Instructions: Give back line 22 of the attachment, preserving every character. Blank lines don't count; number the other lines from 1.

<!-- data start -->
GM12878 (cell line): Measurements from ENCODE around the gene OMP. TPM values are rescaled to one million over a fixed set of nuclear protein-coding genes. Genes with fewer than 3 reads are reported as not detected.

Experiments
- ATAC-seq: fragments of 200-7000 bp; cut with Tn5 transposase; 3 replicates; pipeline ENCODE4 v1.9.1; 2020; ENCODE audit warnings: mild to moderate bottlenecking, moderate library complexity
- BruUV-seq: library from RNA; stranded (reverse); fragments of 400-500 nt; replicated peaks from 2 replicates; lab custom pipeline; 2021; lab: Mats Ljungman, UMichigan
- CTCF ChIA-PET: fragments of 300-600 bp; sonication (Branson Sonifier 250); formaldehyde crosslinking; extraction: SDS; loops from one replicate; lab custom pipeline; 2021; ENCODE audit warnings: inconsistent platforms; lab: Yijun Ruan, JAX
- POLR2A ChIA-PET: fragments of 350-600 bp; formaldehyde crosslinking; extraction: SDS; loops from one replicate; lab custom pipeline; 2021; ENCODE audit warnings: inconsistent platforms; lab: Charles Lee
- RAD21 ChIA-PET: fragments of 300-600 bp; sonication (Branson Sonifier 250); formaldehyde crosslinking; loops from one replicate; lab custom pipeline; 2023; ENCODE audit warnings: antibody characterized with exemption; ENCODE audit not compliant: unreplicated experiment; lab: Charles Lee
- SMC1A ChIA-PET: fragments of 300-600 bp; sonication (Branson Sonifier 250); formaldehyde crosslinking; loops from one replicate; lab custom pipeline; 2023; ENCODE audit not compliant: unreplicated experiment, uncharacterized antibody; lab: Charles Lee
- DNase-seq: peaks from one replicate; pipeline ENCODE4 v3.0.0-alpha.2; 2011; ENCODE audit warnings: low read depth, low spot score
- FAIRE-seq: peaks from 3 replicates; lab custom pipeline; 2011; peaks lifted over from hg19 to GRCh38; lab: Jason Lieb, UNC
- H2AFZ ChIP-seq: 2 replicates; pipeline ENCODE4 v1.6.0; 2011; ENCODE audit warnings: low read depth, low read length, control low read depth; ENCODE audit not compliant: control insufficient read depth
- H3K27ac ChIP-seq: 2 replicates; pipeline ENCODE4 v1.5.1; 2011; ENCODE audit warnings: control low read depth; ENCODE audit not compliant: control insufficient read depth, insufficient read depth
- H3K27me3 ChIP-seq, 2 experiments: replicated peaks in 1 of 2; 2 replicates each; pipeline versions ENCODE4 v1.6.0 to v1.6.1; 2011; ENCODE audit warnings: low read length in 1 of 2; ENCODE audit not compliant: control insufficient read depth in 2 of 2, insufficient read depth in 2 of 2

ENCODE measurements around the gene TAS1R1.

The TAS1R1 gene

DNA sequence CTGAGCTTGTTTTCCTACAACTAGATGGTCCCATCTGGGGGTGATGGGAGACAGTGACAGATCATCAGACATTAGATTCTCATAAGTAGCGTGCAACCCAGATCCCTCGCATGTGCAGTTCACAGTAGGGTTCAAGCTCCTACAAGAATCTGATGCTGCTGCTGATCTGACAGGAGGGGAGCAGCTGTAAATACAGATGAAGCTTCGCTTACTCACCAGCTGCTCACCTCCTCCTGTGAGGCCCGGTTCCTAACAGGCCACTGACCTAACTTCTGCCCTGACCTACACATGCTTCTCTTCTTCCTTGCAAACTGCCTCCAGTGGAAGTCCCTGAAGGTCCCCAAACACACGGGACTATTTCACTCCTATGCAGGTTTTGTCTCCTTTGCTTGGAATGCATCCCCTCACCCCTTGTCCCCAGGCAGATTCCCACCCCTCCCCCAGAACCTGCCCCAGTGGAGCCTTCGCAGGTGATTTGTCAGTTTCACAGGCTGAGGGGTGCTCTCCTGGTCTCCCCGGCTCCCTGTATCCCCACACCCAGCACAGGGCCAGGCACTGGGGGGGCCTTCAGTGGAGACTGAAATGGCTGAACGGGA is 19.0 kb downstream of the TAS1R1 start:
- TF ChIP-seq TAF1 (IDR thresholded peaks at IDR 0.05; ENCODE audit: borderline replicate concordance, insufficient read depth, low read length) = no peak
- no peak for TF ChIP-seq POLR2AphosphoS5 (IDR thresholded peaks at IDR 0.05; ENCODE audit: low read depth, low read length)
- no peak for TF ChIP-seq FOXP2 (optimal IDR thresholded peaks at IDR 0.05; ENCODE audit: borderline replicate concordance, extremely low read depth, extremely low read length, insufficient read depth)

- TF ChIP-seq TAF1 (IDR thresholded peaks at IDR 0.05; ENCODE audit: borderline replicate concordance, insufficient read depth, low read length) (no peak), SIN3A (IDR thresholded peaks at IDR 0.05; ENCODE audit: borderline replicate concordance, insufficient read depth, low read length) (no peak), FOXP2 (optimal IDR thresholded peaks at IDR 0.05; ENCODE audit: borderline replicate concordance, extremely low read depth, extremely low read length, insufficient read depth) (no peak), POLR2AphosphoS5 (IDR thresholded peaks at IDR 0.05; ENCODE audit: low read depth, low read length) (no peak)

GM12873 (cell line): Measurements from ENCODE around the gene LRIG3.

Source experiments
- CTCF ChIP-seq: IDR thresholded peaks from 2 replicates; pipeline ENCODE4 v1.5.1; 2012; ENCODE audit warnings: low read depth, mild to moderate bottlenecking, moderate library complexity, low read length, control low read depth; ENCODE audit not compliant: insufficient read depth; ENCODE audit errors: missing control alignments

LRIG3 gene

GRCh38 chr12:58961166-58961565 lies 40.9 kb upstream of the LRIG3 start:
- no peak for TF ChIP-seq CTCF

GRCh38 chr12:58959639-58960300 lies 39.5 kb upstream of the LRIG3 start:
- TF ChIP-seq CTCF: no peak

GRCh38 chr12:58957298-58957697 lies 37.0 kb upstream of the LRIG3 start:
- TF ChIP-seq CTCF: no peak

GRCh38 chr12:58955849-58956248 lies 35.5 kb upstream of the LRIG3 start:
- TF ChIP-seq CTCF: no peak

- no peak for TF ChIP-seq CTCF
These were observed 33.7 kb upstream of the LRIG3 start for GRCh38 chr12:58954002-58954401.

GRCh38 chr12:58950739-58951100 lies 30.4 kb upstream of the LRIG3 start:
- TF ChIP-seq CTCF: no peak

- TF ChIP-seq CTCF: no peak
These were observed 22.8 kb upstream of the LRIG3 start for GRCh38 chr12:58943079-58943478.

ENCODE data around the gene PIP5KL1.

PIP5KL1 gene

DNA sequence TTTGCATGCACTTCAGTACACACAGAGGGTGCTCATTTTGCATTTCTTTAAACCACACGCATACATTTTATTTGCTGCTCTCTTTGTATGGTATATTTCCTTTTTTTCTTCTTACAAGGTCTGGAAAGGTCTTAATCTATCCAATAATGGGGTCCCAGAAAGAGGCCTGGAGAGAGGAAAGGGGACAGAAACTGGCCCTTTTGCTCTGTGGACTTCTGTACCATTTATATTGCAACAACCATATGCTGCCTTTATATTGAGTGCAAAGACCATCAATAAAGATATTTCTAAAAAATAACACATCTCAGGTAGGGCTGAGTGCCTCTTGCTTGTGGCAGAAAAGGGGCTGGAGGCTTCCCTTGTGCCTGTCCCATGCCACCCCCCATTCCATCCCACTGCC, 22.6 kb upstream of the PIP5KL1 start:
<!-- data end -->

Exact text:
Source experiments